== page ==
Glucose is one of the various substrates our body uses for energy. Completing a movement requires energy, and endurance sport requires multiple repeated movements. The amount of glucose available impacts performance levels. Yet, it’s not simply, more glucose is better. Rushes and troughs in blood glucose can lead to unpredictable moods and performance. And more importantly, when exposed to this high variability for a long time through unhealthy habits related to the lack of regular exercise, poor food choices and simply a mix of bad decisions related to these parameters, long-term health problems can occur. Coaches and athletes with diabetes will be more familiar with glucose and its monitoring, which they must manage carefully. For people with diabetes, it is harder to regulate their glucose levels effectively; thus, they must keep this stable.

Carbohydrate loading can help increase glucose levels before sessions to improve energy availability which is associated with better performance for endurance activities. Food is not the only thing that can affect glucose but overall is internally regulated by insulin and glucagon secreted by the pancreas.

Lessons from Using a CGM

Recently, I’ve been using a CGM from Supersapiens and have learned several things. I find with any device, one must understand it in the context of themselves before applying it to other athletes.


1. Pre- and post-dinner walks are rarely a bad idea

Activity levels immediately before and after eating can make a massive difference to the response in glucose levels from eating. I found that taking a walk immediately before and after a meal stabilized my glucose levels. This meant there was no significant spike or drop from meal times, and I avoided the post-meal sluggishness I often felt. It also told me I made more sensible food choices when I did sit down to eat. Through this visibility, I could make informed decisions about my food.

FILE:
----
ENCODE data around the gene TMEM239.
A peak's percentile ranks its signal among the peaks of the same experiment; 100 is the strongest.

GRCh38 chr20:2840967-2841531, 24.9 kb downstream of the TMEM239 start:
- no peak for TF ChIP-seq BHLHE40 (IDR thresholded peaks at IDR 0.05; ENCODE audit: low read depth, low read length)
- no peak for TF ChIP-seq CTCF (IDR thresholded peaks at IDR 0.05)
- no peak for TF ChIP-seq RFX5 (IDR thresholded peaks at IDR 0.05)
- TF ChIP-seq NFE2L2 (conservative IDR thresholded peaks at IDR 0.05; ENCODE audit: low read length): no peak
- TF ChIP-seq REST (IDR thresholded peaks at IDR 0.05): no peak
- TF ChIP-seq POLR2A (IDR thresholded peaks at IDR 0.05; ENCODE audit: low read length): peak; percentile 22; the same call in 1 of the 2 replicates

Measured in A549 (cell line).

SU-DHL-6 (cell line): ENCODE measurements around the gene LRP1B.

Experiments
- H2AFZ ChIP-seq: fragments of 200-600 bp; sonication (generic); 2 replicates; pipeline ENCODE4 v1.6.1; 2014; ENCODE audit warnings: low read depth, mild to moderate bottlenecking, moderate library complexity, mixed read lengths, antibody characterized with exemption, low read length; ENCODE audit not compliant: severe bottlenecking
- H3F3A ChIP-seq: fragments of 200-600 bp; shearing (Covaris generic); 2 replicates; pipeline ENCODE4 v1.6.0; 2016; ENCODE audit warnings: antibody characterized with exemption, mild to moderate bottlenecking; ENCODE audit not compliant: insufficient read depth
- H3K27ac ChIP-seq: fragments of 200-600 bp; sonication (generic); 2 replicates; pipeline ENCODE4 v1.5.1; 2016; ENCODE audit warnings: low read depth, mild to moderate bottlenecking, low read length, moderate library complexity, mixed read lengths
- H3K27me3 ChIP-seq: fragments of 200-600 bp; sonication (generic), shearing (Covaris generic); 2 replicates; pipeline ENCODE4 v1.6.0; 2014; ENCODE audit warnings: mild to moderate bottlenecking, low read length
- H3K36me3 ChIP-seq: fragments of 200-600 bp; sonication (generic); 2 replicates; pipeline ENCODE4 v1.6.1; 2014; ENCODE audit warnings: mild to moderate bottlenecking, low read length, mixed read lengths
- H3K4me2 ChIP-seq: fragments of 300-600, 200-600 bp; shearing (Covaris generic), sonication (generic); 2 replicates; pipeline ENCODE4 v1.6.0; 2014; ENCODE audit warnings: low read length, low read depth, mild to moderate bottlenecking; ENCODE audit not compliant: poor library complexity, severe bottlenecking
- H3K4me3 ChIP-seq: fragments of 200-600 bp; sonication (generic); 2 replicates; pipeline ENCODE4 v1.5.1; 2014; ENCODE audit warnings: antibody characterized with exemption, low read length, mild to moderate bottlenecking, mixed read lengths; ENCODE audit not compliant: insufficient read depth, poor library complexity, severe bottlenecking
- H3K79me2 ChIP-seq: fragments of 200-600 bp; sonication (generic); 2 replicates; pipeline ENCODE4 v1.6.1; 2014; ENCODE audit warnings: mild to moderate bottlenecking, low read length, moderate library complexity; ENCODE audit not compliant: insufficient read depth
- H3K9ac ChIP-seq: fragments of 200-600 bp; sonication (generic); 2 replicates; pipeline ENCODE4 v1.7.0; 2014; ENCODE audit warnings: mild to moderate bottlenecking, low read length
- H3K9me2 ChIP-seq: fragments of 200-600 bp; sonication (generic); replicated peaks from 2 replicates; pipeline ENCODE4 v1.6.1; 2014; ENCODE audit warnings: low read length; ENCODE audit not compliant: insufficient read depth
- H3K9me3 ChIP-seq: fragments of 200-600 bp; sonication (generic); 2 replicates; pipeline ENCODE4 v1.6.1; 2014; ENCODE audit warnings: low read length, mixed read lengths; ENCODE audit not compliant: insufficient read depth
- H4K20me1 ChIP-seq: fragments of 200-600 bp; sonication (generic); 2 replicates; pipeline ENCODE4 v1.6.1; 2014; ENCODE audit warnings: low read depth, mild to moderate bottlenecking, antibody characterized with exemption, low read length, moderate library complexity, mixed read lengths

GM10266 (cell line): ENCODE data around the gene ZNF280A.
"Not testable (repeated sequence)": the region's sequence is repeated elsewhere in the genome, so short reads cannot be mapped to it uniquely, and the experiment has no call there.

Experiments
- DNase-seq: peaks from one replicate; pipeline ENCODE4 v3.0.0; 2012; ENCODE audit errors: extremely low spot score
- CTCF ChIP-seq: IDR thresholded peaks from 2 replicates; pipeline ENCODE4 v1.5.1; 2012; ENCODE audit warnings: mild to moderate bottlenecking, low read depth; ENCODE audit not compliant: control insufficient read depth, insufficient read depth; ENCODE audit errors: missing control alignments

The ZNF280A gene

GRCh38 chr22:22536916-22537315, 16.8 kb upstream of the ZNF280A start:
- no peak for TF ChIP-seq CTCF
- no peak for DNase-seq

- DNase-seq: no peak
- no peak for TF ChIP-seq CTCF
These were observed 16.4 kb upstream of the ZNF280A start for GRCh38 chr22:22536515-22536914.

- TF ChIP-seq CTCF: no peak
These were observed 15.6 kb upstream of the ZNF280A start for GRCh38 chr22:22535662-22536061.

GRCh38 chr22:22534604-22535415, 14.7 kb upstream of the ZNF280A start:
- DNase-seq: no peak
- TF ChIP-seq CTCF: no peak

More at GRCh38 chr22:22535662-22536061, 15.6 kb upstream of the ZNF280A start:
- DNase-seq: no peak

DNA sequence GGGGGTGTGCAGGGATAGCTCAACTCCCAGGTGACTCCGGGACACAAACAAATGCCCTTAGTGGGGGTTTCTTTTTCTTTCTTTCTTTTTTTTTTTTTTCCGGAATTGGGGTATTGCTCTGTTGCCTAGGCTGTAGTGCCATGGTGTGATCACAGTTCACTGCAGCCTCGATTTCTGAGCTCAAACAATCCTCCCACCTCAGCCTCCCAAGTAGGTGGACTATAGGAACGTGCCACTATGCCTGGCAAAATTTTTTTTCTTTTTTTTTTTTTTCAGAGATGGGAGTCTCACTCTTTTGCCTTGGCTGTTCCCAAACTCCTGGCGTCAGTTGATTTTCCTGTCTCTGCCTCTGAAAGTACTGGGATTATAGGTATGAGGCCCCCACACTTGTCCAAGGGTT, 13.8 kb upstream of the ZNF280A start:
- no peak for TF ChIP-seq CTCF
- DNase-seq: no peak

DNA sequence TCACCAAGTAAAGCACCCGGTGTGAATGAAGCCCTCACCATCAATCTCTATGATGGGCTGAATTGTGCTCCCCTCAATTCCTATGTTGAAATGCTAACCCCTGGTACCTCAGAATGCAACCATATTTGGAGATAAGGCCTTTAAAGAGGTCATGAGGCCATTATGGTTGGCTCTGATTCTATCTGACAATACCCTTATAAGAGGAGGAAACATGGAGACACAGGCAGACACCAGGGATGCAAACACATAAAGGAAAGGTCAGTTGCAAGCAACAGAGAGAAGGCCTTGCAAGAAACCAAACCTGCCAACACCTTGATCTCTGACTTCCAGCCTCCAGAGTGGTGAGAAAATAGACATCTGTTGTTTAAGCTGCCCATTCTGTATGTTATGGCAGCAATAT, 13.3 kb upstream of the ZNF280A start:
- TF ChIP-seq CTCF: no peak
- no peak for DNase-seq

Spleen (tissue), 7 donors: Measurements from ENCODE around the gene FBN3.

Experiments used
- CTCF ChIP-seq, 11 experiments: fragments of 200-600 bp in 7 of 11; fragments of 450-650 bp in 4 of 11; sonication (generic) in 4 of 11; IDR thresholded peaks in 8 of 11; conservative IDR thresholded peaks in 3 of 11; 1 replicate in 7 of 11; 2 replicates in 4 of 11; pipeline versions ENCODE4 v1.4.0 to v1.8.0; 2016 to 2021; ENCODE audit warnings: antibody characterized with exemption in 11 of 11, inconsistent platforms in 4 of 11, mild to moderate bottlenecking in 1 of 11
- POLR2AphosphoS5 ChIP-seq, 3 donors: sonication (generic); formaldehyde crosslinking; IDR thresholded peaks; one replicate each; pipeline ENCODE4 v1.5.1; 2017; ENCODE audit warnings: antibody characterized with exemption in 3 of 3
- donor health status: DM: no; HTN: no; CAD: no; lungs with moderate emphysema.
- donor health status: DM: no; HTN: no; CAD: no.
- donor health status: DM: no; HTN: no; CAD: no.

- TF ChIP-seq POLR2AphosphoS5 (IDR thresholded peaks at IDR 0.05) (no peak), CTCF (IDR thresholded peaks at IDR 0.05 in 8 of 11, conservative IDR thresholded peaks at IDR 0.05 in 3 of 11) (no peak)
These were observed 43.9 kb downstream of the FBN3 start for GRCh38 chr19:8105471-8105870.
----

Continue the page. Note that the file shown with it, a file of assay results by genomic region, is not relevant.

Cgm Lessons Epton Example 1a graph from Supersapiens
Example 1A: Breakfast before working on the computer leads to a sizable crash.
Cgm Lessons Epton Example 1b graph from Supersapiens
Example 1B: Breakfast with a short walk before working on the computer smooths out the glucose levels.

2. The order you eat your food matters

Carbohydrate increases glucose levels more than other food types, which makes intuitive sense. When you sit down to eat, consume your fat and protein first, followed by carbs. Any sudden rise in glucose is usually met with a corresponding crash in a “what goes up, must come down” effect. Avoiding the post-meal crash by eating your vegetables first is a good way of maintaining glucose stability with relatively little intervention.

Cgm Lessons Epton Example 2a graph from Supersapiens
Example 2A: Carb-only meal with bread and marmalade causes a dramatic spike and fall in glucose values.
Cgm Lessons Epton Example 2b graph from Supersapiens
Example 2B: Fats ingested before the same bread and marmalade meal prevents the glucose spike from rising too high.

3. The data without knowledge is useless